Evangelical congregations in churches across the U. S. support a common doctrinal position embodied in the seven-point statement of faith of the National Association of Evangelicals as drawn up in 1942. Although identified with the NAE, many have only a hazy idea about the scope of cooperative endeavors they are involved in through the association. CHRISTIANITY TODAY interviewed executive director Billy A. Melvin to bring its Junctions into focus.

What is NAE?

It is just what those initials signify: a national association of evangelicals—denominations, churches, individuals—who have banded together in order to serve the church of Jesus Christ more effectively than they could by working separately.

Who are the evangelicals who make up NAE?

Our organization is composed of 42 denominations plus local churches in 33 others. That means we represent a total of 75 denominations—some by the membership of the entire body, others by local churches within the denomination. One way or the other, individual churches from all of the historic Protestant denominations are related to NAE, and almost all of the smaller groups, too. We estimate that there are some three-and-a-half million people from about 38,000 local churches in the organization.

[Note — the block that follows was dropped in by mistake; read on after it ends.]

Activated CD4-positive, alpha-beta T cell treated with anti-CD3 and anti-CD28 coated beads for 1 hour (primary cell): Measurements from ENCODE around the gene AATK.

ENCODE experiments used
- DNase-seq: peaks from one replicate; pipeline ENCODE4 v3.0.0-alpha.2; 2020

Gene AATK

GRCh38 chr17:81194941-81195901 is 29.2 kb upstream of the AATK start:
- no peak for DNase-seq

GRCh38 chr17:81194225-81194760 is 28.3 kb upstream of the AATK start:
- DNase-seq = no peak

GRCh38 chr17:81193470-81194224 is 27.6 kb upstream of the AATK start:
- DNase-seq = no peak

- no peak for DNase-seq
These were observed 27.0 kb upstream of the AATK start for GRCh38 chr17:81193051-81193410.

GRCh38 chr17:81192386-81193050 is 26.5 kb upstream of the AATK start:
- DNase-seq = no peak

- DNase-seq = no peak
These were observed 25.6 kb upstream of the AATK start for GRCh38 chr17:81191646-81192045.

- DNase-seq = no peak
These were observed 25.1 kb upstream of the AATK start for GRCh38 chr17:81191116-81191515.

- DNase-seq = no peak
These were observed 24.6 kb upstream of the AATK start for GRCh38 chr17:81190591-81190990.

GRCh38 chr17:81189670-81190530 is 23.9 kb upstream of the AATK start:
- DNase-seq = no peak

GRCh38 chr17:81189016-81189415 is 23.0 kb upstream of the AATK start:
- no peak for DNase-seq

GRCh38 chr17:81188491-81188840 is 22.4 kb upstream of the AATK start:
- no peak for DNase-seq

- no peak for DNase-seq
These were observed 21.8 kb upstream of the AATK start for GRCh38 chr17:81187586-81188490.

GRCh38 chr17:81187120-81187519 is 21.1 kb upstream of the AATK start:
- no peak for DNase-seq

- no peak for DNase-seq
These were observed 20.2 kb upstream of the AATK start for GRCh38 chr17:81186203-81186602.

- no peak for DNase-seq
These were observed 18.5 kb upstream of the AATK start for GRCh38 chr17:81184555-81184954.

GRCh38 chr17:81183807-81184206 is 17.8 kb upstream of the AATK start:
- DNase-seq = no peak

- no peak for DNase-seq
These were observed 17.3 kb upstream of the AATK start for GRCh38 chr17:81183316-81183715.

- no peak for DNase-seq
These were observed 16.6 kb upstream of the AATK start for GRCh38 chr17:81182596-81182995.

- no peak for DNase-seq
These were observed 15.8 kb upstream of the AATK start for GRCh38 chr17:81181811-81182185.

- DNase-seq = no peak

What is the theological coloring of NAE?

Theologically we represent the whole spectrum—everything from Mennonite to Reformed Presbyterian, from Baptist to Lutheran, Pentecostal, and holiness. Probably the total membership is slightly more Calvinistic than Arminian; it’s almost fifty-fifty.

What does NAE do? What are its goals?

First of all, we provide a platform and united voice for evangelical Christian churches in the United States so they will be heard. NAE’s distinctive is its biblical commitment. We ...

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